Cofachique was situated along the Neosho River near the present-day city of Iola. Iola wasn’t there at the time and the place, two log cabins and a couple of lean-tos built by James Barbee and family, was visited by the Reverend Cyrus R. Rice who stayed there for a summer in 1856 and called it “Cofachiqui”. This was a time before civic organizations took on the responsibility of welcoming one to “Cofachiqui” so who knows how Reverend Rice arrived at the spelling. But, the Reverend did give credit to an “Indian Princess” who we have to assume she was Georgia’s “Lady of Cofitachequi.”

Hemingway’s Postcard to Gertrude Stein from Spain

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A postcard from Ernest Hemingway to Gertrude Stein dated 9 June 1924?. Was Ernest confused about the date or just living in the moment?

There is no copyright to this postcard that I know of. If so, tell me and I will try to make amends.

Anyway, it is the writing that interests me. I know of no one who has tried to reproduce the copy. As best as I can decipher, it goes like this:

… [something about the] illustrated life and death of Joselito. Tomorrow, six bulls of Martinez with Villalta, who is a very wonderful kid. Tall and stands out from the rest of them like a wolf. Think he’s going to be the new great one. Boxing looks paler and paler with (Bill Bird???)

Ernest Hemingway

Joselito (born Jose Gomez) began a famous rivalry in the bullring with Juan Belmonte in 1914.  It was a sharp competition which lasted until Joselito’s death in 1920. Read Death in the Afternoon and The Sun Also Rises. Nicanor Villalta made his debut in 1918. He never achieved the fame or recognition of the other two.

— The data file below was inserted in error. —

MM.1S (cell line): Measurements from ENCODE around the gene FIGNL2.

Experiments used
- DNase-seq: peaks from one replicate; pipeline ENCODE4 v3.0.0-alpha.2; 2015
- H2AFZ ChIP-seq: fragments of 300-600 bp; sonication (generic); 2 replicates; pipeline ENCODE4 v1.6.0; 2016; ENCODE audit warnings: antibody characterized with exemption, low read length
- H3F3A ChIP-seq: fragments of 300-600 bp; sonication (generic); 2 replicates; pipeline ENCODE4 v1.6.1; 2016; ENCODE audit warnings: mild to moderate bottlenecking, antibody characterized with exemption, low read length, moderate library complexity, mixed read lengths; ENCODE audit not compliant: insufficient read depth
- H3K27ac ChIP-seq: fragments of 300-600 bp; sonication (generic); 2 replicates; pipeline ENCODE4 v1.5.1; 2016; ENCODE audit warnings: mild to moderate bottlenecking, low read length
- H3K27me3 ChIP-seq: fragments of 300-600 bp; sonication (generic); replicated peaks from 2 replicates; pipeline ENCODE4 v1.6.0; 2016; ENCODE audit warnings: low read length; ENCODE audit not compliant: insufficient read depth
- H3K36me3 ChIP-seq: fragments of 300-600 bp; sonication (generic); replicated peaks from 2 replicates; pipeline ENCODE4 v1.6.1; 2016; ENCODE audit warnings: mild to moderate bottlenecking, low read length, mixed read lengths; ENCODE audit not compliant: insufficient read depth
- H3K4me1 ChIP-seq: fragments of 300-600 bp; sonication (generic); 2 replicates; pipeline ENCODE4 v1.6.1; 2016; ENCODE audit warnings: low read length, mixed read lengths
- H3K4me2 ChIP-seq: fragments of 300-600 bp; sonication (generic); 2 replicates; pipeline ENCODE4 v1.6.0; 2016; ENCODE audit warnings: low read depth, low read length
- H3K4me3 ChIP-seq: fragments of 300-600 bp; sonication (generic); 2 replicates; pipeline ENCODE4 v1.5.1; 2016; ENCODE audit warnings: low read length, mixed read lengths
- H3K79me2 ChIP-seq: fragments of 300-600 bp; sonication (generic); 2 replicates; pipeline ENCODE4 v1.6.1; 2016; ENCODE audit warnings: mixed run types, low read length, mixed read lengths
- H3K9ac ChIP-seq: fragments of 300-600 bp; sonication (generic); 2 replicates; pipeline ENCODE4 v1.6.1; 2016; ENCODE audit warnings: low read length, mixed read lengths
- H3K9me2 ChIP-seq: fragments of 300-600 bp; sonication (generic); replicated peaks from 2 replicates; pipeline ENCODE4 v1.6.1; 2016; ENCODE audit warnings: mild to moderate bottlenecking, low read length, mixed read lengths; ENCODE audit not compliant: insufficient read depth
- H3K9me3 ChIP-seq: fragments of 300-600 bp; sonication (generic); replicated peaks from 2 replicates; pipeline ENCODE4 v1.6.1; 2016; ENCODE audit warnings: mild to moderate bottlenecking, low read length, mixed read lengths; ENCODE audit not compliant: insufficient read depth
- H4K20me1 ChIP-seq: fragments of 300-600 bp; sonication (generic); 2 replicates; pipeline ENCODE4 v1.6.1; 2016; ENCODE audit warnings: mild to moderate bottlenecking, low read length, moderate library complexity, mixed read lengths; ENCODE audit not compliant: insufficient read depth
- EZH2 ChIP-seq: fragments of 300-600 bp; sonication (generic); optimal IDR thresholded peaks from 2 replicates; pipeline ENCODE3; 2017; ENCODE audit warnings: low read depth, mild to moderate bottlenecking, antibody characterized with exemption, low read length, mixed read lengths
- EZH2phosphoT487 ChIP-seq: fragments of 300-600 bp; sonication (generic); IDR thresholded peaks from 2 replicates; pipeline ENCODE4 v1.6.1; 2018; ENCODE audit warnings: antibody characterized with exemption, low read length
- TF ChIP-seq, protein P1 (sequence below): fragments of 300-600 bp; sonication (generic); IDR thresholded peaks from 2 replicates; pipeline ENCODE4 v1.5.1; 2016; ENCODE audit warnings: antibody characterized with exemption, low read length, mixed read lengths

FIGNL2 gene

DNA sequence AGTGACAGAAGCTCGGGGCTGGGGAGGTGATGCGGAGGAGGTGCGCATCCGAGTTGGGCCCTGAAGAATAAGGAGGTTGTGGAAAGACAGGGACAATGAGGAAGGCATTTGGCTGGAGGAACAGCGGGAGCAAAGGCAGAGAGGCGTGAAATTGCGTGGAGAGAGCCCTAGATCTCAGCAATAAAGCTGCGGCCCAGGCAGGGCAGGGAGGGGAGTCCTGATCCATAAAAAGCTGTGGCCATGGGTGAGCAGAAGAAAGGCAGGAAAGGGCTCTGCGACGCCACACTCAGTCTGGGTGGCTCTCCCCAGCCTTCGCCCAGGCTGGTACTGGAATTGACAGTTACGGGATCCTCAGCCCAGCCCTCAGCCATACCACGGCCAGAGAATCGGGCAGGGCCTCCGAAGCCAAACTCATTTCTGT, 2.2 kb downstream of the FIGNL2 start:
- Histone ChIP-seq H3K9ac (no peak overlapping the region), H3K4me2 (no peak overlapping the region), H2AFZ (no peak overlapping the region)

The boxing reference is vague But as every Hemingway fan knows, Ernest was an aficionado of boxing. In Paris he often took up boxing as a form of exercise.

Gertrude Stein may have been the inspiration for Hemingway to see a bullfight. Project Muse.  And,  Hemingway wrote about his first bullfighting experience in 1923.

Her Paris  address on the Rive Gauche was 27 Rue de Fleurs. Stein’s salon, which she shared with Alice B. Toklas, was the setting for many literary and artistic discussions in the Paris of the Twenties. It was Stein who coined the phrase The Lost Generation to describe Hemingway, Fitzgerald, Pound, and other American expatriates who fled to Europe after the First World War.  If you watched Woody Allen’s 2011 movie Midnight in Paris, then you got a good feel for the Hemingway and Stein relationship.

Merida

Temple of Diana

Merida was founded in 25 BC, with the name of Emerita Augusta (the victorious soldiers of the army of Augustus, who defeated Antony and founded the city) by order of Emperor Augustus, to protect a bridge over the Guardia river. The city became the capital of Lusitania province, and one of the most important cities in the Roman empire. Mérida preserves more important ancient Roman monuments than any other city in Spain.

Along the way from Caceres to Merida, Ozzie found many ancient Roman roads and bridges. Roman houses were built throughout the province in order to raise grain and other crops. Today the grain crops are gone, replaced by olives, almonds and fig trees. Cattle and lamb graze on the brown grass.